A new study shows that differences between juvenile and adult individuals are crucial for the stability of complex ecological communities. These findings, now published in the scientific journal Proceeding of the National Academy of Sciences by Prof. André de Roos from the University of Amsterdam, provides important information about the dynamics and functioning of diverse ecological communities.
Biodiversity is declining and species are rapidly going extinct, raising concerns that the dwindling number of species may cause entire ecological communities to collapse. But whether or not ecological communities that include more species are indeed more resilient and better to withstand natural and human-induced disturbances is a question that has been hotly debated for more than 50 years without reaching a conclusive answer. The new study by Prof. André de Roos from the UvA Institute for Biodiversity and Ecosystem Dynamics may well provide a resolution to the debate. The study accounts for two different axes of complexity and reveals how their interplay crucially determines the dynamics and functioning of complex systems.
Early researchers postulated that more complex, diverse ecological communities, such as found in tropical rainforests, are more resilient, but these claims were mostly based on verbal and intuitive arguments. In a classic paper from 1972 the famous theoretical ecologist Robert May convincingly refuted these claims by analyzing the interactions that occur between species in a community from a quantitative, network perspective. Based on his mathematical analysis he concluded ‘In short, there is no comfortable theorem assuring that increasing diversity and complexity beget enhanced community stability; rather the opposite is true. The task, therefore, is to elucidate the devious strategies which make for stability in enduring natural systems’. May’s results incited the complexity-stability debate in ecology, which is unresolved to this date.
Many follow-up studies have revealed aspects of communities and characteristics of the interactions between species that contribute to stability, but what mechanisms underly and hence explain the stability of complex, diverse communities remains an enigma. ‘In a recent authoritative review it was concluded that for stability of ecological communities to occur the growth of most if not all species must be limited primarily their own abundance, rather than by the pressure they experience from competitors or the predation they are exposed to from top predators in the community. Apparently, community stability can only be explained as long as the network of interactions between species plays a minor role,’ says de Roos.
All studies up to now, however, have focused exclusively on the network of species interactions and adopted the population as the lowest level of biological organization accounted for. All individuals of a species are in that case assumed to be identical, even though in nature no two individuals are alike. Differences between two individuals of the same species particularly arise from their state of development, not only because only adults reproduce, while juveniles grow and mature, but also because juveniles, being of smaller body size, are generally more than adults limited by food availability and run a much larger risk to be captured by predators.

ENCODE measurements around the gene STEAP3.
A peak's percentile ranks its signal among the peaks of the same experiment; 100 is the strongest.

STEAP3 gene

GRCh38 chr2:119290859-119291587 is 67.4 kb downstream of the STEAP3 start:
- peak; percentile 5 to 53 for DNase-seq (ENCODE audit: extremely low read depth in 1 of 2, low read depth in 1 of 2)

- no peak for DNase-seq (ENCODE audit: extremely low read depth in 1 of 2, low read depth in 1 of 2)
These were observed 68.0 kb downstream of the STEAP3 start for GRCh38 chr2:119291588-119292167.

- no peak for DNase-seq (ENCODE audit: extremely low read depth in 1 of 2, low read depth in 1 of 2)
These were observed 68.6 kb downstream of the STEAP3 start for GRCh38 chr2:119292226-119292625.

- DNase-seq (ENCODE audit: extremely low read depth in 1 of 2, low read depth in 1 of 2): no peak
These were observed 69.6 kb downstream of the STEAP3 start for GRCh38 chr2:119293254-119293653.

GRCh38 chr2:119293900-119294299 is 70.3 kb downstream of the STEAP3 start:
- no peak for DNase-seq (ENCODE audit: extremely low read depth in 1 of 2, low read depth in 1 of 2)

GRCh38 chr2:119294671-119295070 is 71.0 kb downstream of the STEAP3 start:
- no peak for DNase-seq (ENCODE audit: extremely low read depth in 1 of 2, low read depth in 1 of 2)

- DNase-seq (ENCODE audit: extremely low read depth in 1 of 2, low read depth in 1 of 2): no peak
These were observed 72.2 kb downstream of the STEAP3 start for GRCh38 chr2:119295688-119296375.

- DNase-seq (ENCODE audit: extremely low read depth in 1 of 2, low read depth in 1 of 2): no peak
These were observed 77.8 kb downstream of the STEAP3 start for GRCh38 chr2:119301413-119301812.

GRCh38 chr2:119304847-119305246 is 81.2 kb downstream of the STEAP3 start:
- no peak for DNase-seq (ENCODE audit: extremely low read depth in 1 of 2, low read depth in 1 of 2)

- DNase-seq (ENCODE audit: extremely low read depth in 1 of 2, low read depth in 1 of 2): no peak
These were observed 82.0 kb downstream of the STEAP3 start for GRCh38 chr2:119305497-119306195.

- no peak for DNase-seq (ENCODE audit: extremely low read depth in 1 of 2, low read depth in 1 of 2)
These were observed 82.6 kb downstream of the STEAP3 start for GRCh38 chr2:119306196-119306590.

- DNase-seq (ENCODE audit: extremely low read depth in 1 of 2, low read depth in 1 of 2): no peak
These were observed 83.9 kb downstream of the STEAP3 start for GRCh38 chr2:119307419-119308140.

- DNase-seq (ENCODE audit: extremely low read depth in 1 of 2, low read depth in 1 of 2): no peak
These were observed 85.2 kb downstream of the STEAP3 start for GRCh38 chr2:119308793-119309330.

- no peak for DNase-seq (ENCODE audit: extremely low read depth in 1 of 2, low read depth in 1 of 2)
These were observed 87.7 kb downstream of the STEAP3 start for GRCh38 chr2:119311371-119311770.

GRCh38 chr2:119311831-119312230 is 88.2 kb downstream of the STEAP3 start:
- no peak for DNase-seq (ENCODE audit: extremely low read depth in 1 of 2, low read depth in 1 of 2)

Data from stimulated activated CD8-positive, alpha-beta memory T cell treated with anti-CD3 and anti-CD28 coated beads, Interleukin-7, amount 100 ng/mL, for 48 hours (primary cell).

Using computer simulations of complex ecological communities Prof. de Roos now reveals that these obvious differences between juveniles and adults lead to dynamic changes in the densities of the two stages. ‘In turn, the dynamics of population stage-structure stabilizes the complex communities and makes them more resilient. In fact, on the basis of the network of species interactions alone the simulated communities are predicted to be wildly unstable, but these destabilizing forces are swamped and fully attenuated by the stabilizing effects of the dynamics of juvenile and adult densities,’ explains de Roos.
In many biological systems complex networks play an important role and the complexity of their structure is often crucial for their functioning. Networks between nerve cells underlie our behavior and cognition, our physiology is fueled by networks of blood vessels, while our contact network with other individuals determine the spread of diseases. Different, hierarchical levels of organization constitutes a second axis of complexity characteristic for almost all biological systems, from cells to organs, individuals, and populations. The study by André de Roos for the first time merges these two dimensions of complexity and analyzes their interplay, showing that it is this interplay that may well be fundamental for the whole-system dynamics and the functioning of complex systems.
André M. de Roos: ‘Dynamic population stage structure due to juvenile–adult asymmetry stabilizes complex ecological communities’, in Proceedings of the National Academy of Sciences 2021, 118 (21) e2023709118; DOI: 10.1073/pnas.2023709118 (https://www.pnas.org/content/118/21/e2023709118)